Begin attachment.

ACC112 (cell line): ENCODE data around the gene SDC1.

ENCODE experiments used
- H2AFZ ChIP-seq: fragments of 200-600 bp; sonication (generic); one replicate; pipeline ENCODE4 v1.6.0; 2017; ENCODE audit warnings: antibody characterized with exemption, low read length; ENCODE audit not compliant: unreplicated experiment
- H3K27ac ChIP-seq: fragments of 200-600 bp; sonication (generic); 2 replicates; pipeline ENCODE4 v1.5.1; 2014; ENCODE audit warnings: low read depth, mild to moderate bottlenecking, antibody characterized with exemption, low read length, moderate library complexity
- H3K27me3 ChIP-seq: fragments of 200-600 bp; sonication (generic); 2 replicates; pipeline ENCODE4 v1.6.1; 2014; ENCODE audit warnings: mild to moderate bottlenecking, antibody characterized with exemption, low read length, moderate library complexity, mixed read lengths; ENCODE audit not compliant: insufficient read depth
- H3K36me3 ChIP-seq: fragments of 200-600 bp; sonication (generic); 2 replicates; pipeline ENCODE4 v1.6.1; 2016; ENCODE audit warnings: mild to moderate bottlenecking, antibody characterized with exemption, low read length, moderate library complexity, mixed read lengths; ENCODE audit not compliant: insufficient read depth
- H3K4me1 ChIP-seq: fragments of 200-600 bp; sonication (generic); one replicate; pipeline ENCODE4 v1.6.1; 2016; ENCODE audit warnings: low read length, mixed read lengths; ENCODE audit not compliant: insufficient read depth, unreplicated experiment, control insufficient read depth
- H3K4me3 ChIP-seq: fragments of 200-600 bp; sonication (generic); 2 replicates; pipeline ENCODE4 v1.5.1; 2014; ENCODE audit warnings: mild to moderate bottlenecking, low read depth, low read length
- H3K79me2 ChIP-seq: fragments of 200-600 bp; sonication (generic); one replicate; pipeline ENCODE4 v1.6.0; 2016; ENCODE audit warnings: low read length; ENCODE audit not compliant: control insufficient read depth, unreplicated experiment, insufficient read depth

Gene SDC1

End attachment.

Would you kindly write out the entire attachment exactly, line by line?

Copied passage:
ACC112 (cell line): ENCODE data around the gene SDC1.

ENCODE experiments used
- H2AFZ ChIP-seq: fragments of 200-600 bp; sonication (generic); one replicate; pipeline ENCODE4 v1.6.0; 2017; ENCODE audit warnings: antibody characterized with exemption, low read length; ENCODE audit not compliant: unreplicated experiment
- H3K27ac ChIP-seq: fragments of 200-600 bp; sonication (generic); 2 replicates; pipeline ENCODE4 v1.5.1; 2014; ENCODE audit warnings: low read depth, mild to moderate bottlenecking, antibody characterized with exemption, low read length, moderate library complexity
- H3K27me3 ChIP-seq: fragments of 200-600 bp; sonication (generic); 2 replicates; pipeline ENCODE4 v1.6.1; 2014; ENCODE audit warnings: mild to moderate bottlenecking, antibody characterized with exemption, low read length, moderate library complexity, mixed read lengths; ENCODE audit not compliant: insufficient read depth
- H3K36me3 ChIP-seq: fragments of 200-600 bp; sonication (generic); 2 replicates; pipeline ENCODE4 v1.6.1; 2016; ENCODE audit warnings: mild to moderate bottlenecking, antibody characterized with exemption, low read length, moderate library complexity, mixed read lengths; ENCODE audit not compliant: insufficient read depth
- H3K4me1 ChIP-seq: fragments of 200-600 bp; sonication (generic); one replicate; pipeline ENCODE4 v1.6.1; 2016; ENCODE audit warnings: low read length, mixed read lengths; ENCODE audit not compliant: insufficient read depth, unreplicated experiment, control insufficient read depth
- H3K4me3 ChIP-seq: fragments of 200-600 bp; sonication (generic); 2 replicates; pipeline ENCODE4 v1.5.1; 2014; ENCODE audit warnings: mild to moderate bottlenecking, low read depth, low read length
- H3K79me2 ChIP-seq: fragments of 200-600 bp; sonication (generic); one replicate; pipeline ENCODE4 v1.6.0; 2016; ENCODE audit warnings: low read length; ENCODE audit not compliant: control insufficient read depth, unreplicated experiment, insufficient read depth

Gene SDC1